Organization and branches

The 1987 Philippine Constitution puts the AFP under the control of a civilian, the President of the Philippines, who acts as its Commander-in-Chief. All of its branches are part of the Department of National Defense, which is headed by the Secretary of National Defense.

The AFP has three major branches: the Philippine ArmyHukbong Katihan ng Pilipinas, Philippine NavyHukbong Dagat ng Pilipinas and Philippine Air ForceHukbong Himpapawid ng Pilipinas. These three major branches are unified under a Chief of Staff who normally holds the rank of General. He is assisted by a Vice Chief of Staff (Lieutenant General) and a Deputy Chief of Staff (Major General). The three major branches are each headed by an officer with the following titles: Commanding General of the Philippine Army (Lieutenant General), Flag Officer in Command of the Philippine Navy (Vice-Admiral), and Commanding General of the Philippine Air Force (Lieutenant General).

Unified commands

Units from these three services may be assigned to one of several "Unified Commands", which are multi-service, regional entities:[6]

AFP-wide support and separate units

Several service-wide support services and separate units report directly to the AFP General Headquarters (AFP GHQ), these include:

Military ranks

Ranks of officers in Philippine Military are usually pronounced in Filipino. in which they adapt the military ranks from U.S. Military. The following officer ranks are as follows: [7][8]

  • Pangalawang Tenyente (Second Lieutenant),
  • Unang Tenyente (First Lieutenant),
  • Kapitan (Captain),
  • Magat (Major),
  • Tenyente Koronel (Lieutenant Colonel),
  • Koronel (Colonel),
  • Brigadyer Heneral (Brigadier General),
  • Magat Heneral (Major General),
  • Tenyente Heneral (Lieutenant General),
  • Heneral (General)

These ranks are officially applied in Philippine Army, Air force and Marine Corps in which these pronunciations are actually adaptation from Spanish and English language except, for the words "pangalawang" and "unang" which came from original tagalog pronunciation.

In Philippine Navy however, to pronounce the officer ranks in Filipino, it is just the same in English in which they adapt the ranks from U.S. and British Royal navies. Although, there are some ranks that can be translated and officially pronounce in Filipino that are in parenthesis. The ranks are as follows:[citation needed]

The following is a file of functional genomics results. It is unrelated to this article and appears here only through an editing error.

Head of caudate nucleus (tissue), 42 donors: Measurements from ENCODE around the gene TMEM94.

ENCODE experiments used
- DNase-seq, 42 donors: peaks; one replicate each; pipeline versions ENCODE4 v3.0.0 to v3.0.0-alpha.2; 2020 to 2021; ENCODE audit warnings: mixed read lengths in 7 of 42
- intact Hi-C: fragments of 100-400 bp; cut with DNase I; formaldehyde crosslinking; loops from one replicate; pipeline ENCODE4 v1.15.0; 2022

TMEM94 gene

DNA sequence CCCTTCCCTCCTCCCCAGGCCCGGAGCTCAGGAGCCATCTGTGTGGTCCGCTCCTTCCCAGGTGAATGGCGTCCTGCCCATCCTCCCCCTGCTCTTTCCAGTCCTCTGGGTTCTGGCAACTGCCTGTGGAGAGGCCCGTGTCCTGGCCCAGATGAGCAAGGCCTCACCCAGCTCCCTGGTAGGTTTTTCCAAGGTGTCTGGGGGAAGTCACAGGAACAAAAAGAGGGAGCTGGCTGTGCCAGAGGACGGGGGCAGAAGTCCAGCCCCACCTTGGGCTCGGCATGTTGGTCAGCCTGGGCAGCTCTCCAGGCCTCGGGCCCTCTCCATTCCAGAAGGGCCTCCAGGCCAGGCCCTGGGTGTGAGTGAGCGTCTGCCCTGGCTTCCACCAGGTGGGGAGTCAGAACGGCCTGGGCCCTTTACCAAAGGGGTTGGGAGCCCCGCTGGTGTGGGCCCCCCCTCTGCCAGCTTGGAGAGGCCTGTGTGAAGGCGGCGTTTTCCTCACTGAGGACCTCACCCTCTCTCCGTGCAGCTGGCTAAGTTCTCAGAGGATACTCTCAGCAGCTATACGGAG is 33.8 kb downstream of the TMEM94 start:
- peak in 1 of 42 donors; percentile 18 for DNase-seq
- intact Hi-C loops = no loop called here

• Ensign
  • Lieutenant Junior Grade (Tenyente na Mabababang Baitang)
  • Lieutenant or Lieutenant Senior Grade (Tenyente or Tenyente na Mataas na Baitang)
  • Lieutenant Commander (Tenyente Kumander)
  • Commander (Kumander)
  • Captain (Kapitan)
  • Commodore
  • Rear Admiral
  • Vice Admiral(Bise Admiral)
  • Admiral

The alternative style of address for the ranks of Lieutenant Junior Grade and Lieutenant Senior Grade in Filipino is simply tenyente because, it is too redundant if you address them fully in Filipino. It is also the same as Second and First Lieutenants in the Army, Air force and Marine Corps.

The ranks of enlisted personnel in Filipino is just the same as its U.S. counterpart but, they never use "Specialist","Sergeant First Class", "First Sergeant"(for Philippine Army and Air Force except Marine Corps),"Lance Corporal","Gunnery Sergeant" "Master Gunnery Sergeant" in Philippine Army and Marine Corps. It is simply they start to address their ranks from Private Second Class up to Sergeant Major.

In Philippine Air Force, they also use Airman Second Class up to Chief Master Sergeant the same as its U.S. counterpart.

In Philippine Navy, they also use enlisted ranks coming from U.S. Navy with its specialization.

For Example: "Master Chief and Boatswain's mate Juan Dela Cruz, PN" (Philippine Navy).

The alternative style to address the non-commissioned officers and enlisted personnel in Filipino are: From Private Second Class up to Private First Class it is pribeyt or mga pribeyt for a group of privates that is adaptive in English. Kabo for corporal adaptive from the word "cabo" in Spanish but the most common is korporal (except air force they use airman or airmen and airwoman or airwomen from Airman Second Class up to Senior Airman).Sarhento for sergeants in Army, Air force and Marine Corps also adpative from the word "sargento" in Spanish.